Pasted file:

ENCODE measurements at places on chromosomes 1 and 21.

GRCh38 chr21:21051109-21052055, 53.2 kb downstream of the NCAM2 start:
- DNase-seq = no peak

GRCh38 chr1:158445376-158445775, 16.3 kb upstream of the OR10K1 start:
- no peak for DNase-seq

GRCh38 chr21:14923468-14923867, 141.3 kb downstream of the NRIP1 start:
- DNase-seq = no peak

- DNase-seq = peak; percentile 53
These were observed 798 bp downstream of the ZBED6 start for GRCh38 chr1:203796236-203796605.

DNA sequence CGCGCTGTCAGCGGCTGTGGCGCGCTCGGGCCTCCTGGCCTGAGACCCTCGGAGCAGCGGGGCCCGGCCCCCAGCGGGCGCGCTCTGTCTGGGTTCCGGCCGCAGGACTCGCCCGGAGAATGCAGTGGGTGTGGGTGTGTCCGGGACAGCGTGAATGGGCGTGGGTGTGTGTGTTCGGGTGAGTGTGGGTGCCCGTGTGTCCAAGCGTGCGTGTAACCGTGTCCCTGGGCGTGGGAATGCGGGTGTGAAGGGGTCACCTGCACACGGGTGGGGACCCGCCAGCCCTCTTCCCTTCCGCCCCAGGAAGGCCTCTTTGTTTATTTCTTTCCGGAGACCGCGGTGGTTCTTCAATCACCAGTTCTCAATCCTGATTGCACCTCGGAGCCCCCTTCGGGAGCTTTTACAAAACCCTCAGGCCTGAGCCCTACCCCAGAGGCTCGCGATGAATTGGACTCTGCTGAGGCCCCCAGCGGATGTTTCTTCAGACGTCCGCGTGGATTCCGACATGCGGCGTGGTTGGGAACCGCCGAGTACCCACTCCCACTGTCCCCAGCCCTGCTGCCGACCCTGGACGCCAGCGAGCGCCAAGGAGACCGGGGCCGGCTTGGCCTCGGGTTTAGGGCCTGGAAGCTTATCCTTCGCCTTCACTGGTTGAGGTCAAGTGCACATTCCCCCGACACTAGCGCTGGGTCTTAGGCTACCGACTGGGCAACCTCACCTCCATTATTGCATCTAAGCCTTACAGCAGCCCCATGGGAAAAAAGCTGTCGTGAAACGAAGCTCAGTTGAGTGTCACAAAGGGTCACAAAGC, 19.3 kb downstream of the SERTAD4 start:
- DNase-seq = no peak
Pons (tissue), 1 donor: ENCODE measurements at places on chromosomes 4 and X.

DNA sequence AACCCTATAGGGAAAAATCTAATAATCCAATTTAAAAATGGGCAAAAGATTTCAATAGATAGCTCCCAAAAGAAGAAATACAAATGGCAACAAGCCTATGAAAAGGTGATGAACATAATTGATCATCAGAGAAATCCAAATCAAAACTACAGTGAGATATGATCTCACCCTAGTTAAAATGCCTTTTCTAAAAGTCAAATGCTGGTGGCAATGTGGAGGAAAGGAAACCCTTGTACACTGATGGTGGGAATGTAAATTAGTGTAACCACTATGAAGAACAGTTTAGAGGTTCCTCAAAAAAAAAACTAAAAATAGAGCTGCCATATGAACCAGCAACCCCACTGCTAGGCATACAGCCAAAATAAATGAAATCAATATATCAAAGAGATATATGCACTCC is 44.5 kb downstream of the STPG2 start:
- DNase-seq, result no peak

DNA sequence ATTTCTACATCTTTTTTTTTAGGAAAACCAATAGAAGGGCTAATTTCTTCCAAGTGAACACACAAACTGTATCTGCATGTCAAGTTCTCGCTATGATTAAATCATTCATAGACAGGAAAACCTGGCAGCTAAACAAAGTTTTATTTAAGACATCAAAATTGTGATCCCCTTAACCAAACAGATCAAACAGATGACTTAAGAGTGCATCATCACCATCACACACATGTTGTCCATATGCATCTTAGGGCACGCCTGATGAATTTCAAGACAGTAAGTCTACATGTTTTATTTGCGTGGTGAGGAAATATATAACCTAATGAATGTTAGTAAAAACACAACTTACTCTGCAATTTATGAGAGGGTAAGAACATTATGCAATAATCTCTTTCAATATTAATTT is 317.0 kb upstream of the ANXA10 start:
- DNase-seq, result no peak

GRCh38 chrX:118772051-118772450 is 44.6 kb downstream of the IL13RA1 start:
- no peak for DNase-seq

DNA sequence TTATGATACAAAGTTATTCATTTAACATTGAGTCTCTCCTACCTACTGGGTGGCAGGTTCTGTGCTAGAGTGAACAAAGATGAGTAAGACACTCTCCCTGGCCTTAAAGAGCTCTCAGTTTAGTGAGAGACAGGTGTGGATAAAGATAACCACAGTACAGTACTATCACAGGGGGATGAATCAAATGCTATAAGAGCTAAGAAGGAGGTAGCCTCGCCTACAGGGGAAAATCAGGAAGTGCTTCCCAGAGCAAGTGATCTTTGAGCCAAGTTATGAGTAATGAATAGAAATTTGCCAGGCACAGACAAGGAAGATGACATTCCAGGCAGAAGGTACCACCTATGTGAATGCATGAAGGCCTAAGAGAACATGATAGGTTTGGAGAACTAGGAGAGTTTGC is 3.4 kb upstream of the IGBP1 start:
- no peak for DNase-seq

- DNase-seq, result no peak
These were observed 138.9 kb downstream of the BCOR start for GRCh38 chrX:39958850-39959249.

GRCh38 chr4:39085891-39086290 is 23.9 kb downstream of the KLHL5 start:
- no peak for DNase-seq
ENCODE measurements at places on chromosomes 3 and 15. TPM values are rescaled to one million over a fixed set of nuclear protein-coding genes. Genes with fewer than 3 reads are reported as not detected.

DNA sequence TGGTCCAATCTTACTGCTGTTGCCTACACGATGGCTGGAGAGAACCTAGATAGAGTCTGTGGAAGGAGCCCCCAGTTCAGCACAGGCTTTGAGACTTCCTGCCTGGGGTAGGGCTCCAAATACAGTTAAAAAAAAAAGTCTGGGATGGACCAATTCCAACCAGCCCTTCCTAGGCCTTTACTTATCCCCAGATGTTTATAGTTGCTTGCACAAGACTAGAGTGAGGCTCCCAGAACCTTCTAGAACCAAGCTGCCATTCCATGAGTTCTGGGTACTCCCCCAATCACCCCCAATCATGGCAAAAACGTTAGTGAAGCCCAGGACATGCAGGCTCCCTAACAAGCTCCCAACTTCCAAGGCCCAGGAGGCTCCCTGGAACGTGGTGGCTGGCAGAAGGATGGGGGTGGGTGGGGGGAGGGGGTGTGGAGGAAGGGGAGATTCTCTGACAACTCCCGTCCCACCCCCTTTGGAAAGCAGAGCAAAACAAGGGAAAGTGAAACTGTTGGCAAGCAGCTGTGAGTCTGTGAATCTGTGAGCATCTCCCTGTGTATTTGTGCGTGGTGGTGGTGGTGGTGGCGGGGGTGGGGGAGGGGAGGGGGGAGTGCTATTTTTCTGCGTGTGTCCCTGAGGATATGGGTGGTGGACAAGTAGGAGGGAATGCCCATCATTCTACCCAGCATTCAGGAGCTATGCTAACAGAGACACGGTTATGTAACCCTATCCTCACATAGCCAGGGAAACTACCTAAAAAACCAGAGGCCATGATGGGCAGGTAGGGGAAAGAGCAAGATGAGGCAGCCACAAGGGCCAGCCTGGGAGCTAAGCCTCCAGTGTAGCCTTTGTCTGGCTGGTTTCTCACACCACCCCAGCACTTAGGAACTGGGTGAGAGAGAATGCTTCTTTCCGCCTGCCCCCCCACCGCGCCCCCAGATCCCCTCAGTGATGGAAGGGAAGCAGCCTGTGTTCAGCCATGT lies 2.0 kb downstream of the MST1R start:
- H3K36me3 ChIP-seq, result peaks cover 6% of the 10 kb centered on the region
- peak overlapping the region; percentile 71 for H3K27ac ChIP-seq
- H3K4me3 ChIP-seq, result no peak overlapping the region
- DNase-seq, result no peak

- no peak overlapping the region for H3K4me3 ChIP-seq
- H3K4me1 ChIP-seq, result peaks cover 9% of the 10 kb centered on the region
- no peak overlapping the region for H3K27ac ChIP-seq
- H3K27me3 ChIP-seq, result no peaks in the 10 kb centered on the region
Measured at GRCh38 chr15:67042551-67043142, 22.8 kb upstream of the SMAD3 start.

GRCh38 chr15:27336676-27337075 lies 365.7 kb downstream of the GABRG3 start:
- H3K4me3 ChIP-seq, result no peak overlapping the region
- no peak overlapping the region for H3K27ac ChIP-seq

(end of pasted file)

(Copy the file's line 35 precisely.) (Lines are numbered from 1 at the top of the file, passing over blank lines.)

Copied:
Measured at GRCh38 chr15:67042551-67043142, 22.8 kb upstream of the SMAD3 start.